Business Highlights: Wall Street slide, China trade – The Associated Press – en Español

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Biggest stock slide on Wall Street since ’20 as oil surges

NEW YORK (AP) — Stocks fell sharply on Wall Street Monday after another big leap for oil prices threatened to squeeze inflation’s grip on the global economy. The S&P 500 fell 3%, its biggest drop in 16 months, after a barrel of U.S. crude surged to nearly $120 on the possibility that Washington could bar imports from Russia. Overseas markets also fell, taking their cue from oil’s movements. Oil prices had gone as high as $130 a barrel. Gold and a measure of nervousness on Wall Street also rose. The Dow Jones Industrial Average lost 2.4% and the tech-heavy Nasdaq gave up 3.6%.

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Gas tops $4 per gallon average, 1st time since 2008

NEW YORK (AP) — The average price of regular gasoline across the U.S. has risen above $4 per gallon for the first time since 2008. The AAA motor club said the price of regular gas went up by almost 41 cents during the past week. That comes in the wake of Russia’s invasion of Ukraine, and represents the second largest jump in average national prices in a week. The head of petroleum analysis for GasBuddy said the Russian invasion and seasonal price changes mean Americans should prepare to pay more for gas than ever before. The all-time high for average gasoline prices was set in July 17, 2008 at $4.10 per gallon.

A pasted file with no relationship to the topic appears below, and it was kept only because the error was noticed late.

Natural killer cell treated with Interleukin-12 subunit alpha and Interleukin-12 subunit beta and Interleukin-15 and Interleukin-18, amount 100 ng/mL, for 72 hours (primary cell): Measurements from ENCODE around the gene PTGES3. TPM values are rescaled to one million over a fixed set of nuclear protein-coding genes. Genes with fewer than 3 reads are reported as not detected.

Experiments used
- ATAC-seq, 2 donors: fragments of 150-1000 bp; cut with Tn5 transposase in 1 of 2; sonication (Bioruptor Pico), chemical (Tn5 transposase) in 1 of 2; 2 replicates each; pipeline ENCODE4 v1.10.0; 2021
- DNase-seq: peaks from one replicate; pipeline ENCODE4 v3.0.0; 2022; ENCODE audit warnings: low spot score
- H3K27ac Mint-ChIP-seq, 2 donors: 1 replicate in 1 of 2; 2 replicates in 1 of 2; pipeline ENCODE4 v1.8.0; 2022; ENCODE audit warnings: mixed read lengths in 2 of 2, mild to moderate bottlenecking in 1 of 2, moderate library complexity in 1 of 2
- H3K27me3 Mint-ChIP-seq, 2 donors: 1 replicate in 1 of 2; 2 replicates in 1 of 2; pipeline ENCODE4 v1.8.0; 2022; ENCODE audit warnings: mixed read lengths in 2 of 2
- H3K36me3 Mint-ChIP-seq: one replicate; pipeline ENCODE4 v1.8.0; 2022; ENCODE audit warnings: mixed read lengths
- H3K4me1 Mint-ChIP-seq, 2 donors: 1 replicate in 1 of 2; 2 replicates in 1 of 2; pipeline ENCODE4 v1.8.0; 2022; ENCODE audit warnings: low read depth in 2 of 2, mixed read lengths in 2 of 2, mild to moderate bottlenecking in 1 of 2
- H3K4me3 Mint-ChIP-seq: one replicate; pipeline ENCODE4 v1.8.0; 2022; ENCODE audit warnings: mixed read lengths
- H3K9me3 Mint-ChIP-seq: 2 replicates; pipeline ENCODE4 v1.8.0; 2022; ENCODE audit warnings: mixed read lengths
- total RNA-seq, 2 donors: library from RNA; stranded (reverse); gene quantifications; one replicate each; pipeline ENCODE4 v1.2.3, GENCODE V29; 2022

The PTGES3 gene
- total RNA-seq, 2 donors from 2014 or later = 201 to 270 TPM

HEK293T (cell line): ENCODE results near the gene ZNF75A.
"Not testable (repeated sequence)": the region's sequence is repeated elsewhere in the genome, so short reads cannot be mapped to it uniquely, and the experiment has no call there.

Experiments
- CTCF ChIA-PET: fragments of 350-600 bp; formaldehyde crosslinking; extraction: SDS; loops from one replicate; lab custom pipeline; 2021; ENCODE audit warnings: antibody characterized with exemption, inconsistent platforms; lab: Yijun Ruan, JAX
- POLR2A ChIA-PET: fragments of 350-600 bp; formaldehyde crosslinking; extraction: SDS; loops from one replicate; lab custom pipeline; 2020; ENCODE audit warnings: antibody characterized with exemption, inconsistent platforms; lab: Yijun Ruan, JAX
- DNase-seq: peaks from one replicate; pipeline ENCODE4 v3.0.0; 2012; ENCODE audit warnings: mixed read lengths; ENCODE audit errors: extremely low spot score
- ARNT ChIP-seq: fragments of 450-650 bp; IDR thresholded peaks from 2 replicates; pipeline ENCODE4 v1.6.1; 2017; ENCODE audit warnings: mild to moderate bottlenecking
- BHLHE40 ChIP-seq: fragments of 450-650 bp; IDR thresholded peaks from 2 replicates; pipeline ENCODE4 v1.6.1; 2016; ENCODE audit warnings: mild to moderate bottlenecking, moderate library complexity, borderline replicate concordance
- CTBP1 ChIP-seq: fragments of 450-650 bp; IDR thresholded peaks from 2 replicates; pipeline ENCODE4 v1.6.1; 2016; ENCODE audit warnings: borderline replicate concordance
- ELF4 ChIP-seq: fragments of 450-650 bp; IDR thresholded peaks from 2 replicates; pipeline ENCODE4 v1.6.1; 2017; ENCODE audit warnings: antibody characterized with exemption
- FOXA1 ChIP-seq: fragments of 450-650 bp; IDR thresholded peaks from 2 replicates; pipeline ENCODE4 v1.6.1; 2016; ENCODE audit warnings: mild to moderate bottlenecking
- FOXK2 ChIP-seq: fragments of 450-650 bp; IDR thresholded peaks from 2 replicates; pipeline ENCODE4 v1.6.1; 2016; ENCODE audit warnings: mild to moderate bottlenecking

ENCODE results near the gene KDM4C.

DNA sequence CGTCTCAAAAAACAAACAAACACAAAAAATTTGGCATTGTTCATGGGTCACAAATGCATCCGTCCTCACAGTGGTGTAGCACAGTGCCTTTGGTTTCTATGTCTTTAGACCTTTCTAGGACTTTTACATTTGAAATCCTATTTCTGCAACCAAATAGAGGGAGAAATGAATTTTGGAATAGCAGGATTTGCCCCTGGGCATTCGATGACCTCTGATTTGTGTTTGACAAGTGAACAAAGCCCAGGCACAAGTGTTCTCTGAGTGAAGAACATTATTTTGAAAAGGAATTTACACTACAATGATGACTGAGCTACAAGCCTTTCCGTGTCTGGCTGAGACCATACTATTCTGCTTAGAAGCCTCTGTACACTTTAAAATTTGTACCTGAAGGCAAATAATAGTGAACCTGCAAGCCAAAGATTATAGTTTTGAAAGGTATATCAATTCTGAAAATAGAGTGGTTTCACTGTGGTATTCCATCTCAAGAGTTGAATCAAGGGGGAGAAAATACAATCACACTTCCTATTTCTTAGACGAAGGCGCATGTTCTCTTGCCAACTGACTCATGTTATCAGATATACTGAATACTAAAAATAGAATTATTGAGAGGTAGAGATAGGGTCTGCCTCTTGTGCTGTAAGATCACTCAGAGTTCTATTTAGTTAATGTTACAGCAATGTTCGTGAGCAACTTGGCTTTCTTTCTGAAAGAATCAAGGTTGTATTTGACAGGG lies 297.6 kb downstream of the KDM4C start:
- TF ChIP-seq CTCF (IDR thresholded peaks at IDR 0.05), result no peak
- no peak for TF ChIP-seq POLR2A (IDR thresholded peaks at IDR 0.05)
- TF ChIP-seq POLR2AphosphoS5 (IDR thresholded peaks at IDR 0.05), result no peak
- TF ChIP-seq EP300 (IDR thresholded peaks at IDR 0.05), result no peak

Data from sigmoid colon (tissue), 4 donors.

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China’s trade up in Jan-Feb, before Russia invaded Ukraine

BEIJING (AP) — China’s exports rose by double digits in January and February before Russia’s attack on Ukraine roiled the global economy. Customs data show exports grew by 16.3% over a year earlier in a sign global demand was recovering before President Vladimir Putin’s Feb. 24 invasion. Imports advanced 15.5% despite a Chinese economic slowdown that the war threatens to worsen. Forecasters say China and other Asian oil importers will be hurt by surging prices caused by Putin’s war. China’s No. 2 leader, Premier Li Keqiang, warned Saturday global conditions are “volatile, grave and uncertain” and achieving Beijing’s economic goals will require “arduous efforts.”

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Russian banks mull China UnionPay; big accounting firms exit

LONDON (AP) — Leading Russian banks are looking into using a Chinese payment rival after Visa and Mastercard suspended operations over the invasion of Ukraine. All the big global accounting firms also said they would pull out of Russia in the latest corporate fallout. Sberbank and Tinkoff Bank say they’re considering the possibility of payment cards powered by China’s UnionPay system. They told users that Visa and Mastercard will work within Russia but will stop working for payments outside the country after Wednesday. Meanwhile, Ernst & Young and Deloitte cut ties with their operations in Russia on Monday, a day after KPMG and PricewaterhouseCoopers did so.

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EPA rule would make heavy trucks cut smog, soot pollution